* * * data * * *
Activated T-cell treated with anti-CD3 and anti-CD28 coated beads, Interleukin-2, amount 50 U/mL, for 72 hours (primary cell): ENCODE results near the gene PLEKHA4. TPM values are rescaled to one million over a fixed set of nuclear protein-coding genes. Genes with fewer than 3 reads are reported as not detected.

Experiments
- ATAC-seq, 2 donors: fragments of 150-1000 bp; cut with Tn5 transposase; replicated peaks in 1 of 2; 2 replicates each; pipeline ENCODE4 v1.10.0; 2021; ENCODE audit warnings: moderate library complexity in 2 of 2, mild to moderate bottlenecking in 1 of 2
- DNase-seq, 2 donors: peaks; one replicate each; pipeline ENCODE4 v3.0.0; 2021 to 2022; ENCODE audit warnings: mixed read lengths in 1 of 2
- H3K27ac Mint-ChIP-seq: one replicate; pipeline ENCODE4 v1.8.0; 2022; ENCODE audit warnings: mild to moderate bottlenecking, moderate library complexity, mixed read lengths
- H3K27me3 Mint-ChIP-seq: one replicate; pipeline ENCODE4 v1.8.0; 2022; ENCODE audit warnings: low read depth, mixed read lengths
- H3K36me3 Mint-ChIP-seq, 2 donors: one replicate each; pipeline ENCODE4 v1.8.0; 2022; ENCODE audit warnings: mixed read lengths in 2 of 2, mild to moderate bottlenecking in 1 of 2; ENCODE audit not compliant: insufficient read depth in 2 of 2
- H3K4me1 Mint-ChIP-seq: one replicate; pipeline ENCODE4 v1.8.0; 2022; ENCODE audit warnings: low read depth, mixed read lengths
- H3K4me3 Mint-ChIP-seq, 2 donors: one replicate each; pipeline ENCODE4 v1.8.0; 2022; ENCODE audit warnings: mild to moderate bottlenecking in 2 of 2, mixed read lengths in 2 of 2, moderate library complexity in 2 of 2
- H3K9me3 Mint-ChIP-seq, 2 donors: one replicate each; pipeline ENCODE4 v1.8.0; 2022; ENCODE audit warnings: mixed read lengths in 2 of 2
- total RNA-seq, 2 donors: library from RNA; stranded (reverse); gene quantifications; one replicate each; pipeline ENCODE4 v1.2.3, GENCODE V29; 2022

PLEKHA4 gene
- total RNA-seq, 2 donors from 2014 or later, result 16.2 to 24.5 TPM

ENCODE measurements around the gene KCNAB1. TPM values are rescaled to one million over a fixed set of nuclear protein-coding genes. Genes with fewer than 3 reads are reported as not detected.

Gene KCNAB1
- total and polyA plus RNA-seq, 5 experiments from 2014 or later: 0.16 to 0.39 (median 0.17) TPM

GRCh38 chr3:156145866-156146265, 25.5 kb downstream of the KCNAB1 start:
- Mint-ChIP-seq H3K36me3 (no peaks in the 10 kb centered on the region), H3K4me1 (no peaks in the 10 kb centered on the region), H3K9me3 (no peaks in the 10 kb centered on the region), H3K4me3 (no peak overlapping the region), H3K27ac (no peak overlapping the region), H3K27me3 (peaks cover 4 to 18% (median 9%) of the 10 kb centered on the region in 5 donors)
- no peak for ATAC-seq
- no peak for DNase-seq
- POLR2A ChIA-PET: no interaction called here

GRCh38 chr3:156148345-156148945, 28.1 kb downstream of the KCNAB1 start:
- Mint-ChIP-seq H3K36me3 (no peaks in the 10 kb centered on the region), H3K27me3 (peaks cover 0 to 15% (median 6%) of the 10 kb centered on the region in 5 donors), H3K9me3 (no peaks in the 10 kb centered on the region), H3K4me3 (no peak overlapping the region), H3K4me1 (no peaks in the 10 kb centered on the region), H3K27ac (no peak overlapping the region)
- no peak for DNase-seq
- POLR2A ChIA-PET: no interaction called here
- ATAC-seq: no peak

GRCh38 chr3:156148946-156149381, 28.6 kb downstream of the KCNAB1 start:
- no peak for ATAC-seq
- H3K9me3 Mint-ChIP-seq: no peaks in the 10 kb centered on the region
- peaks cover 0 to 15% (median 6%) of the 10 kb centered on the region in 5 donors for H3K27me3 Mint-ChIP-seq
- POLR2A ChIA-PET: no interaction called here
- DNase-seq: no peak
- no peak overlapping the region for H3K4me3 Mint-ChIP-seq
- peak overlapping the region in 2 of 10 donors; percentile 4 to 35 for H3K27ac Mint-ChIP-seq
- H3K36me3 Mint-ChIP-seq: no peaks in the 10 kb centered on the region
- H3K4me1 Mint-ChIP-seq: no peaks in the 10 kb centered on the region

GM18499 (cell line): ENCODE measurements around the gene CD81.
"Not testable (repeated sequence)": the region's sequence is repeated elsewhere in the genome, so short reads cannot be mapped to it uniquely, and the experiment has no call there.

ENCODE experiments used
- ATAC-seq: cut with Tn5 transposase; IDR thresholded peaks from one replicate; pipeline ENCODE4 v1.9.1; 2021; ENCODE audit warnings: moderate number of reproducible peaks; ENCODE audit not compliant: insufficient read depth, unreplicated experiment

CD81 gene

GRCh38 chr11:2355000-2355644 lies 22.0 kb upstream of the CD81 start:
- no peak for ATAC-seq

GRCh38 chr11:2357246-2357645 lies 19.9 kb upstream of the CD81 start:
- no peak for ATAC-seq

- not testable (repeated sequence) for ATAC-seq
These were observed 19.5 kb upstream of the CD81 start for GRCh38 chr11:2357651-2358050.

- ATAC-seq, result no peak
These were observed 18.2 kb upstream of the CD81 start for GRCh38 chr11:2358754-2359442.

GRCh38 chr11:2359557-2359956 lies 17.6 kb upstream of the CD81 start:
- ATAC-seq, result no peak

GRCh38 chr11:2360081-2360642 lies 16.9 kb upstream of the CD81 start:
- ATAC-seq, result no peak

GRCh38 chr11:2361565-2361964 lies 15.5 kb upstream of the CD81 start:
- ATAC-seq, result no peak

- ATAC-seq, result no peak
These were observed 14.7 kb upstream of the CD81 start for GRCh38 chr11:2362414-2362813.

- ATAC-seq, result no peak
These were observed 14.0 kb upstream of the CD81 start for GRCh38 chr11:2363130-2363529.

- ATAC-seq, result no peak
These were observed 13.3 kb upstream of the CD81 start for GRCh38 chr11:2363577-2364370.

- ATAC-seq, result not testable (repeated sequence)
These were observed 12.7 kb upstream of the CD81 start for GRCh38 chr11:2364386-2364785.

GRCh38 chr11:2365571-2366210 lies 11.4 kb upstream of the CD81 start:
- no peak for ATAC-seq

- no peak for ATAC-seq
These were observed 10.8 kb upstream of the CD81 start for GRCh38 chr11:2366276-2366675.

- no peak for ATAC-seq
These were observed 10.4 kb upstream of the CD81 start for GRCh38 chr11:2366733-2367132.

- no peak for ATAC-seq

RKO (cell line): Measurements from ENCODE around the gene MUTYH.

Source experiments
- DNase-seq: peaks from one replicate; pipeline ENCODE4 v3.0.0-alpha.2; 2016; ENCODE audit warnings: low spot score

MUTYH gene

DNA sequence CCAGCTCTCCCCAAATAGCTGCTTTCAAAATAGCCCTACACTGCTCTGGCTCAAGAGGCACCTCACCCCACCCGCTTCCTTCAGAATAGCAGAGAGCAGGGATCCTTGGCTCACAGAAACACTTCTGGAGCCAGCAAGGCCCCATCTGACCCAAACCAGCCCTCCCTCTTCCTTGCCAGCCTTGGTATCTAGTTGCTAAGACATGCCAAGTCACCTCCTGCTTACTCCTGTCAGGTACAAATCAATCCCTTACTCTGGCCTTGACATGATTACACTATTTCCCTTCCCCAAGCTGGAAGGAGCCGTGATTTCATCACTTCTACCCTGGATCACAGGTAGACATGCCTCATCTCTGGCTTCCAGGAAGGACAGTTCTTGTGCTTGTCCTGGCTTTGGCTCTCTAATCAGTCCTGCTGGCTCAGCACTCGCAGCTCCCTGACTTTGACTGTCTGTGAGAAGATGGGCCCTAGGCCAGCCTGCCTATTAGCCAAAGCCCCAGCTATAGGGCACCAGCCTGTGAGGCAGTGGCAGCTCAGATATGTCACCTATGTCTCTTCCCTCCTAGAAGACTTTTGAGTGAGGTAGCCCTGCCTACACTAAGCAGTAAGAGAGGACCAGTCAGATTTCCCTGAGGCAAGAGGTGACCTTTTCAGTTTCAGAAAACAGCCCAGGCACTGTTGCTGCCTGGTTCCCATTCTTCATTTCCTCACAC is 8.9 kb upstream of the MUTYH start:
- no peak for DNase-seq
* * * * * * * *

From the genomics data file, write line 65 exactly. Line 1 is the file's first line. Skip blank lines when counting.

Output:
- no peak for ATAC-seq